Online CPD Module l Booklet l PowerPoint Presentation
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Online CPD Module
Presentation time: 90 minutes
New Zealand’s laws enacted to deal with inheritance rights and claims against estates contemplated more conventional family structures than we see today. Now with second and subsequent relationships, families are frequently reconstituted. On the death of a family member, multiple property claims may arise for an estate from different categories of claimants within the reconstituted family.
In this module the presenters will discuss practical options for dealing with diverse family structures, getting on top of the timeframes and provide a roadmap for working with diverse claims that may arise under the Property (Relationships) Act 1976 and Family Protection Act 1955.
Topics covered will include:
- What’s new
- What you need to be aware of when advising your client about a possible claim
- What are the executor/administrator’s roles and responsibilities
- Practical points to consider when distributing an estate and timeframes.
You will gain:
- An overview to assist when dealing with estate administration and diverse claimants.
- A roadmap to show possible courses of action when key things happen, how to address claims under the Property (Relationships) Act 1976 and Family Protection Act 1955 and what proceedings may be required.
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Authors: Jacqui Beilby, Penelope Stevenson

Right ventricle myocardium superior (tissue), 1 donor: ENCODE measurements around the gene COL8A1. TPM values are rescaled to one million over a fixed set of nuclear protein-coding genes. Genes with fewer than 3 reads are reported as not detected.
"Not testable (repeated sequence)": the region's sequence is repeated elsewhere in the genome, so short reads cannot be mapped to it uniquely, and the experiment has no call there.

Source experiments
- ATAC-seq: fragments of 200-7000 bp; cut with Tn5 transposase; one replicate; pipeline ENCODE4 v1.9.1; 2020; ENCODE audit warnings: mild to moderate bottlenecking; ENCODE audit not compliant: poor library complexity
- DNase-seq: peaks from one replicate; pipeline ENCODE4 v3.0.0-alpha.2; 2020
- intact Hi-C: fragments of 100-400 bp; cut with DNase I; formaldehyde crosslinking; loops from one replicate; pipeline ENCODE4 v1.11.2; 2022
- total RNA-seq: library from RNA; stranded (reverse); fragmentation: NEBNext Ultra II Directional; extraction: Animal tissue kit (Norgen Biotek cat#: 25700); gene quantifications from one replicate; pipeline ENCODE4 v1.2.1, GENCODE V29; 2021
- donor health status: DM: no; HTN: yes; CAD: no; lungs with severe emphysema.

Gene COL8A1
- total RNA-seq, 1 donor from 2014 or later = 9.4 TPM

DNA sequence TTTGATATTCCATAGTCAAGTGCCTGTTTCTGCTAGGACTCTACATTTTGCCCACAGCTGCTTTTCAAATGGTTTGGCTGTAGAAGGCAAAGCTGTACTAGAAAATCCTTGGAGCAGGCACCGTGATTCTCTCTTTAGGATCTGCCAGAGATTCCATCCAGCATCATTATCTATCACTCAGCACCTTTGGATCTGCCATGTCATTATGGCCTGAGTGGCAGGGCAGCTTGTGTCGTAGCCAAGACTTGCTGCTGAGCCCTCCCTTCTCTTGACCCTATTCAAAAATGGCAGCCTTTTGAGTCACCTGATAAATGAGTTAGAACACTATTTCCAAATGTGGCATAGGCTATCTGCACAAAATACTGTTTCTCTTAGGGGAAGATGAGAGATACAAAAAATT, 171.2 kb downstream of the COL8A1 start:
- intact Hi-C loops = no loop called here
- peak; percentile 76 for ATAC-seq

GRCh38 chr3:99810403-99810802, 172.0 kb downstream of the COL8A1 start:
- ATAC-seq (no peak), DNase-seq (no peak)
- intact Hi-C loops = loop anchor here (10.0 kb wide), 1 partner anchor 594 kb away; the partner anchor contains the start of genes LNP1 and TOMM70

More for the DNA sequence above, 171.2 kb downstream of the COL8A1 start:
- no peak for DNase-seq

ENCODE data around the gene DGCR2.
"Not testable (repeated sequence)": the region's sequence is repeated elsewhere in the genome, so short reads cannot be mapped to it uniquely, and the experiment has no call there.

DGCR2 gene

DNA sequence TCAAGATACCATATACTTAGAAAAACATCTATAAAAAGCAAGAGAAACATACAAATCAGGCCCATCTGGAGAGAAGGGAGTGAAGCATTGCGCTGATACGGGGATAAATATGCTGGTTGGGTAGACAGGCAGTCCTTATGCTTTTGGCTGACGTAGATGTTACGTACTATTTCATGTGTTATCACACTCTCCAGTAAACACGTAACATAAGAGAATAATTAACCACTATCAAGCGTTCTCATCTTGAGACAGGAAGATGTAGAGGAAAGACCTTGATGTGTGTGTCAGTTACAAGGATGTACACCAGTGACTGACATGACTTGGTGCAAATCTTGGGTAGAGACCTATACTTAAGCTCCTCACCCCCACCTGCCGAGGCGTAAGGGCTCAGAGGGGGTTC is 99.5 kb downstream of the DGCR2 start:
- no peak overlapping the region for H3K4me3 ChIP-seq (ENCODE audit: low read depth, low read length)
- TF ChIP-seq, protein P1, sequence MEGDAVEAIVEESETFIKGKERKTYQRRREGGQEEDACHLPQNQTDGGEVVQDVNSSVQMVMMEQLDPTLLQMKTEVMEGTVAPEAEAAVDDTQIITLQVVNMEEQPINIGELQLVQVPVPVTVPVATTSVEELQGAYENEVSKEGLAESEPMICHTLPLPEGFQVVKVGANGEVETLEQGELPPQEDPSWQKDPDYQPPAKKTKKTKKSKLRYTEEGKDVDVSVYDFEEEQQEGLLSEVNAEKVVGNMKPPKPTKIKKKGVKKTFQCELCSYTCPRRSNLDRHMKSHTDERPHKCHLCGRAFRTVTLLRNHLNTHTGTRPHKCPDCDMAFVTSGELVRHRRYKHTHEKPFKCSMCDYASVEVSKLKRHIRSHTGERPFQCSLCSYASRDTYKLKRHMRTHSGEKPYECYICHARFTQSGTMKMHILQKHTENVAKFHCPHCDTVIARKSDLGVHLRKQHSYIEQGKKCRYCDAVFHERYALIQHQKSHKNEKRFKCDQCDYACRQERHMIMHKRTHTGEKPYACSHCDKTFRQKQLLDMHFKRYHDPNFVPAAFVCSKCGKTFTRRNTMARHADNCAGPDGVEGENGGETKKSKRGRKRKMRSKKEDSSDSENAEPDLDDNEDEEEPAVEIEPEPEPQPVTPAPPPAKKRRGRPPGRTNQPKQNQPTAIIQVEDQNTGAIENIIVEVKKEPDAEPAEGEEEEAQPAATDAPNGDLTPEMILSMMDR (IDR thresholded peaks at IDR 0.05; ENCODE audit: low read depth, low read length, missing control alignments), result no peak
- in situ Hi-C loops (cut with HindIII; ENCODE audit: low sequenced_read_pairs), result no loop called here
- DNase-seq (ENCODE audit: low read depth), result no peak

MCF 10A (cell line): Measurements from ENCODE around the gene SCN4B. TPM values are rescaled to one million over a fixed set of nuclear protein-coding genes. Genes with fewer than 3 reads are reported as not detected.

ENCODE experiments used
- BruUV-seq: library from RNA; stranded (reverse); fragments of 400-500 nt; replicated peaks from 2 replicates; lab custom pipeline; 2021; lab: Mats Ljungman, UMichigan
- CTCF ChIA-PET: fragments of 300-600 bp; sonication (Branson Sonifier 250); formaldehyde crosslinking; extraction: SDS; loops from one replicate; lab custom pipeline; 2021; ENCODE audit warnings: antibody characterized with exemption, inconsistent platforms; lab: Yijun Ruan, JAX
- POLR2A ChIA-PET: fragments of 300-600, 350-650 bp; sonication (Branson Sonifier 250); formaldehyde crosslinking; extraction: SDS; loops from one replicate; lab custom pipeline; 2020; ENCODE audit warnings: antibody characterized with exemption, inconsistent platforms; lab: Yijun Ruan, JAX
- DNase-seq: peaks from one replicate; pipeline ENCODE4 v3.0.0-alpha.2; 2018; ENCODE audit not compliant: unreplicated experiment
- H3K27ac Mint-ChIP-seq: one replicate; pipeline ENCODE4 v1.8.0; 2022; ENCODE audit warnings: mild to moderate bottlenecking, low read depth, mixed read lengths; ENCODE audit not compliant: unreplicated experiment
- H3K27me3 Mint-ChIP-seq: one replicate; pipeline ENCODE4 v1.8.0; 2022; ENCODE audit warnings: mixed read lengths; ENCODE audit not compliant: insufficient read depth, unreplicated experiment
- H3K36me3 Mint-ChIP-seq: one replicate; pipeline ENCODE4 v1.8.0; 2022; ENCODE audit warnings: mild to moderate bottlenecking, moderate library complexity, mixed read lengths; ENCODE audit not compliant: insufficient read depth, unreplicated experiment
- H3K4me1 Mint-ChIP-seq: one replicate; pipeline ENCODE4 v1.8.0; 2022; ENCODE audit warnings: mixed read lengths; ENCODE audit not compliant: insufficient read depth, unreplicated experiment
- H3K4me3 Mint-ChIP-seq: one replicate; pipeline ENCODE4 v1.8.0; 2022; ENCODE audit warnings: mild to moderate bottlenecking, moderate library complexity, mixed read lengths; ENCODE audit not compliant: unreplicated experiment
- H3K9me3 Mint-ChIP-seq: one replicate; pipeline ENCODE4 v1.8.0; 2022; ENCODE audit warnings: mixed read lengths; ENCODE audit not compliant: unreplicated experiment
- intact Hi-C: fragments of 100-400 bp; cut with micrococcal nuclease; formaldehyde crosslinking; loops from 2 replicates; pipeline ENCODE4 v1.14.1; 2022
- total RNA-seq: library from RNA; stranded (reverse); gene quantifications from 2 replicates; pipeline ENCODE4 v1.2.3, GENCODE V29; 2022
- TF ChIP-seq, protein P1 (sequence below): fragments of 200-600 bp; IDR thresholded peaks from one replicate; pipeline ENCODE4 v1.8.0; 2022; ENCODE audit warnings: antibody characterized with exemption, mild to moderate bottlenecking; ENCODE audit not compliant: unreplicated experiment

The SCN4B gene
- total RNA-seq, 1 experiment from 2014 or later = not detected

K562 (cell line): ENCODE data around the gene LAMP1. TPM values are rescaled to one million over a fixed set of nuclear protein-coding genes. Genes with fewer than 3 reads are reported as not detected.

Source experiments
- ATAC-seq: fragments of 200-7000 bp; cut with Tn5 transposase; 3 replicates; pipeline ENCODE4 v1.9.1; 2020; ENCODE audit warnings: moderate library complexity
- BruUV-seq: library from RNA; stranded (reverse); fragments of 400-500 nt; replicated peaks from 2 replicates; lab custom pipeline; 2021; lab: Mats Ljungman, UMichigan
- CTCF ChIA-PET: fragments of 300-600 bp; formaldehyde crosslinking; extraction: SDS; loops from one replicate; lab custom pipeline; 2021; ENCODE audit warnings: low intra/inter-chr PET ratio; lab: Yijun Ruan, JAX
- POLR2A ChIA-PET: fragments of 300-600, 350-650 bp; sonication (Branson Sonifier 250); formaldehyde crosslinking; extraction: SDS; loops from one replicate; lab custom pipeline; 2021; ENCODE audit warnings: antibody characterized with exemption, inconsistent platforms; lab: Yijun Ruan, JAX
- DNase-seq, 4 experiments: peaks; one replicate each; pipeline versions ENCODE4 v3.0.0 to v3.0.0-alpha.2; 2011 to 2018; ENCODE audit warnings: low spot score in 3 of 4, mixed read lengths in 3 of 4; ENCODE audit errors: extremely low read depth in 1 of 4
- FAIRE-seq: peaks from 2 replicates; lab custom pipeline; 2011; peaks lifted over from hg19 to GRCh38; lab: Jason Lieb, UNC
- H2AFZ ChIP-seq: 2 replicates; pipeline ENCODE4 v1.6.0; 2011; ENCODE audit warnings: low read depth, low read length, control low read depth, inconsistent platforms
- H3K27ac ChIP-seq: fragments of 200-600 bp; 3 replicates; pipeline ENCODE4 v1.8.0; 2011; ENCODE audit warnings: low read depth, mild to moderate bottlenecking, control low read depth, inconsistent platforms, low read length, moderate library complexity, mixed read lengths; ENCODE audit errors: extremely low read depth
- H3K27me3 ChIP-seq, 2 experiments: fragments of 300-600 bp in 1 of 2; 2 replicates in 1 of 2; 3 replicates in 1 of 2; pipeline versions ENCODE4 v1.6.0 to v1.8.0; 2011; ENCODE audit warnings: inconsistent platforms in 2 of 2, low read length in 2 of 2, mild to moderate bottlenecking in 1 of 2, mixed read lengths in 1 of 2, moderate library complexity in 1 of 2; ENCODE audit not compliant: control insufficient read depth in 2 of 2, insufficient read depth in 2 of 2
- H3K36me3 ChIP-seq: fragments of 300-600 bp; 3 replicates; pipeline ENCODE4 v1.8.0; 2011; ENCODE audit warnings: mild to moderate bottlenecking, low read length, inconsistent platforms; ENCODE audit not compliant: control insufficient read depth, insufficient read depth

Published: 22 July 2015
This paper has its genesis in a seminar presentation on behalf of NZLS (Auckland) in Auckland in February 2015 and is the background reading for our presentation. It has been devised with regard to a fact situation regarding an estate which is to be further developed in the webinar.
Our work concerns estates and the issues that can arise on the administration of estates. We are familiar with the issues that arise for executors, for clients who are named as beneficiaries in wills, and for family members who may have not been named as beneficiaries or who have other concerns with their share of the estate of a family member.
We have prepared this paper with two goals in mind.
Our first goal is to provide practitioners with a practical “roadmap” for aspects of the management of claims concerning estates under the Family Protection Act 1955 and Part 8 of the Property (Relationships) Act 1976. Any claims for surviving spouses and for other family members need to be made within the timeframes that are provided for in this legislation. Estate administrators need to be aware of the possibility of claims being made against an estate in the discharge of their responsibilities.
Our second goal is to invite practitioners to consider the family relationships that are provided for in the legislation under consideration. We discuss, as a discrete example, a recent Supreme Court decision which emphatically demonstrates that the legislation does not reflect contemporary 21st century family dynamics. This is the decision in Wood-Luxford v Wood  1 NZLR 451 which considers the definition of “step child” in the Family Protection Act 1955 and arrives at a result that is neither consistent with the family’s view of itself nor allows the step child to have access to necessary maintenance and support from his step father’s estate.
After setting out the fact situation, the paper outlines the framework of Part 8 of the Property (Relationships) Act 1976 and the relevant provisions for a claim by a surviving spouse. The paper refers to factors for a surviving spouse to take into consideration in deciding whether to either apply for division of relationship property or take under the will of their deceased spouse including timeframes. The next part of the paper deals with the range of claimants under the Family Protection Act 1955, the matters for advisors to consider in assisting potential claimants to decide whether to bring a claim, and concludes with a section on practical issues for estate administrators to address.
These are the slides included in the presentation.
Number of Slides: 31